Big Red Machine architect dies
Published 12:00 am Wednesday, February 20, 2008
DENVER — Bob Howsam, the man who gave baseball its Big Red Machine and gave Denver its beloved Broncos, died Tuesday in Sun City, Ariz. He was 89.
Howsam lived in Sun City, Ariz., and had been having heart problems, said his son, Robert Howsam of Colorado Springs.
Email newsletter signup
Howsam’s career bridged two sports and several leagues, and even his short-time jobs produced success: Between co-founding the Broncos in 1959 and joining the Reds in 1967, he was general manager of the St. Louis Cardinals when they won the 1964 World Series over the New York Yankees.
He built a reputation as a visionary who pioneered the use of film to hone a hitter’s swing, expanded the use of artificial turf and orchestrated blockbuster trades — such as the one that brought Joe Morgan to the Reds in 1971.
But his guiding principle was that the fans came first, his son said.
‘‘He loved the fans. They made his life,’’ the son said.
A Denver native, Howsam started his sports career in 1947 as owner of the Denver Bears of the Single-A Western League, later taking the team to Triple-A as a New York Yankees affiliate, his son said.
Howsam spearheaded the construction of Bears Stadium, which would later be expanded to become Mile High Stadium, the Broncos’ first permanent home.
Howsam helped found the American Football League in 1959 and was principal owner of the Broncos. His co-owners included his brother Bob.
‘‘Without Bob Howsam, the Broncos would not exist, that’s all there is to it,’’ Broncos spokesman Jim Saccomano said.
The Howsams sold the team in 1961.
In 1967 he became general manager of the Reds and is credited with building the Big Red Machine, one of the most dominating teams in baseball history.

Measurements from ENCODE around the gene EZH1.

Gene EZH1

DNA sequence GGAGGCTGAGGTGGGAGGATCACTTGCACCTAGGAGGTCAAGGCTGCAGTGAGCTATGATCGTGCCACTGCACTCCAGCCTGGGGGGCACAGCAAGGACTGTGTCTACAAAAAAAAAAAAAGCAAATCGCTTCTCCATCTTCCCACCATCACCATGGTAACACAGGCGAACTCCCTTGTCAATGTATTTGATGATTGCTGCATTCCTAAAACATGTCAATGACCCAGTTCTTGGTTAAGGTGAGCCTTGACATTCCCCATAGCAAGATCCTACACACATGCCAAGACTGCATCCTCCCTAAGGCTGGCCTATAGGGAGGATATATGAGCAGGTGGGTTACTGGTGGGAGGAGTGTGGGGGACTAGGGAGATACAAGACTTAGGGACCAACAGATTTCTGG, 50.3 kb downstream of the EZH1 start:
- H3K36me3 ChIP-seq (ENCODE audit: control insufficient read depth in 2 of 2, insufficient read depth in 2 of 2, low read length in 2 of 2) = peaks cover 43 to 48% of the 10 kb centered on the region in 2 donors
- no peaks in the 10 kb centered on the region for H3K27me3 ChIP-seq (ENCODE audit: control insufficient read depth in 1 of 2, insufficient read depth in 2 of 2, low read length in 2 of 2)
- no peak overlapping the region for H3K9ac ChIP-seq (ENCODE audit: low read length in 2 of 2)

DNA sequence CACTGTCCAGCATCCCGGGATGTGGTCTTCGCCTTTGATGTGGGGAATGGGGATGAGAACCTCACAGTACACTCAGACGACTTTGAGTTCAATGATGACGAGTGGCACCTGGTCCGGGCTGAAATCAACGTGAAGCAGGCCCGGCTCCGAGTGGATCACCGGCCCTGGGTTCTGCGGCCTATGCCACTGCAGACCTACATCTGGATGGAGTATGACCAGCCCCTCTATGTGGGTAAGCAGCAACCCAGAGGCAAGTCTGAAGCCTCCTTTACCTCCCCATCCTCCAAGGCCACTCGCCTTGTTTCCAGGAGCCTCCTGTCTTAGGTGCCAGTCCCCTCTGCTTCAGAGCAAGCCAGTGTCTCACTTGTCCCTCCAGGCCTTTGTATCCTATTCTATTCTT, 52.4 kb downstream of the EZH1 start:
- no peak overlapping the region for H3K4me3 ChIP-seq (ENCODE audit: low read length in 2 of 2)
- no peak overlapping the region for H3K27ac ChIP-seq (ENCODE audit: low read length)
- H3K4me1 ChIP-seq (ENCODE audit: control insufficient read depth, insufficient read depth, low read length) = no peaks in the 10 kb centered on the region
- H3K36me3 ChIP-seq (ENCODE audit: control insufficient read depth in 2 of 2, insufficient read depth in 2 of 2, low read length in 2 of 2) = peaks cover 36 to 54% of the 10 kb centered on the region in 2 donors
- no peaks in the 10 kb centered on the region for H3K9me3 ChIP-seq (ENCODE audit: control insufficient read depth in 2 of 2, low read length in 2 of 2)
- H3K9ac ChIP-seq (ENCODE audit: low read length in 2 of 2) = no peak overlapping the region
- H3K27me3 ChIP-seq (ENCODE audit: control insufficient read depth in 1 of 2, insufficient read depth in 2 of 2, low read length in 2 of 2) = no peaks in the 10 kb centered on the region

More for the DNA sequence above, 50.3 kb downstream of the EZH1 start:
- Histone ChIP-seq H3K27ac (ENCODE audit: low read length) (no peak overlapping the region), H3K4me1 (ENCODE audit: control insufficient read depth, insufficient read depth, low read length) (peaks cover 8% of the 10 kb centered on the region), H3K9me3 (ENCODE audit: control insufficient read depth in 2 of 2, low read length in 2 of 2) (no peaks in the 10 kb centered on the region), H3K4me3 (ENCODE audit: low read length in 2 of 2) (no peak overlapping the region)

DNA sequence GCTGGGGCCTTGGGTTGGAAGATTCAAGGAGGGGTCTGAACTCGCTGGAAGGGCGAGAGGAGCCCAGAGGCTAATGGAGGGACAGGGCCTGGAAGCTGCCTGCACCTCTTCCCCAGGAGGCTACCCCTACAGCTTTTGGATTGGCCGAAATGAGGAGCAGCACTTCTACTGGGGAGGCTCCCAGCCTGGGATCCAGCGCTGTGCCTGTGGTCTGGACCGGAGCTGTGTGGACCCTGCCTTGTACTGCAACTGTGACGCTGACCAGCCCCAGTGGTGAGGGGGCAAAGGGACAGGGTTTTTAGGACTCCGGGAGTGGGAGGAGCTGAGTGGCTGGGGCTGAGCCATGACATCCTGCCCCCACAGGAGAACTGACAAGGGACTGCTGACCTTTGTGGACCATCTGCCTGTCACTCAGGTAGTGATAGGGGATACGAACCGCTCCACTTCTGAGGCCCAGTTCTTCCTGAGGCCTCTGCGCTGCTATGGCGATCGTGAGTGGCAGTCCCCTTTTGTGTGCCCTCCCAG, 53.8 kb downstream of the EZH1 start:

Led by future Hall of Famers Johnny Bench, Tony Perez and Morgan, and spurred by Pete Rose, the Big Red Machine won back-to-back World Series in 1975-76. They also captured four NL pennants and won six division titles in the 1970s.
‘‘He put together an organization that became the model for all of baseball,’’ said Bob Castellini, the Reds president and chief executive officer.
‘‘From what I’ve seen, I think the Big Red Machine could have been the greatest ballclub ever,’’ Howsam said in a 2004 interview. ‘‘I know the Yankees compared in the 1920s. We had such great balance.’’
Howsam had to win over the players union and then-commissioner Bowie Kuhn to install wall-to-wall artificial turf at the new Riverfront Stadium in Cincinnati.
Turf had been introduced in Houston at the Astrodome, but under Howsam’s design, the only dirt in the infield was in cutouts around the bases.
Howsam also pioneered the use of film to help hitters improve, his son said. He would film them in hot streaks and in slumps so they could see the difference in their mechanics.
Howsam later was a member of the Colorado Baseball Commission, which helped bring the Rockies and major league baseball to Denver.
Howsam was nominated for the Hall of Fame in the executives/pioneers category last year but fell short of the 75 percent of votes required for admission.
Robert Howsam said his father lived in a retirement home in Sun City with his wife, Janet Howsam. He would have turned 90 later this month.
He was still innovating, his son said, trying to convince the home to install solar panels to turn Phoenix’s plentiful sunshine into an emergency backup power supply.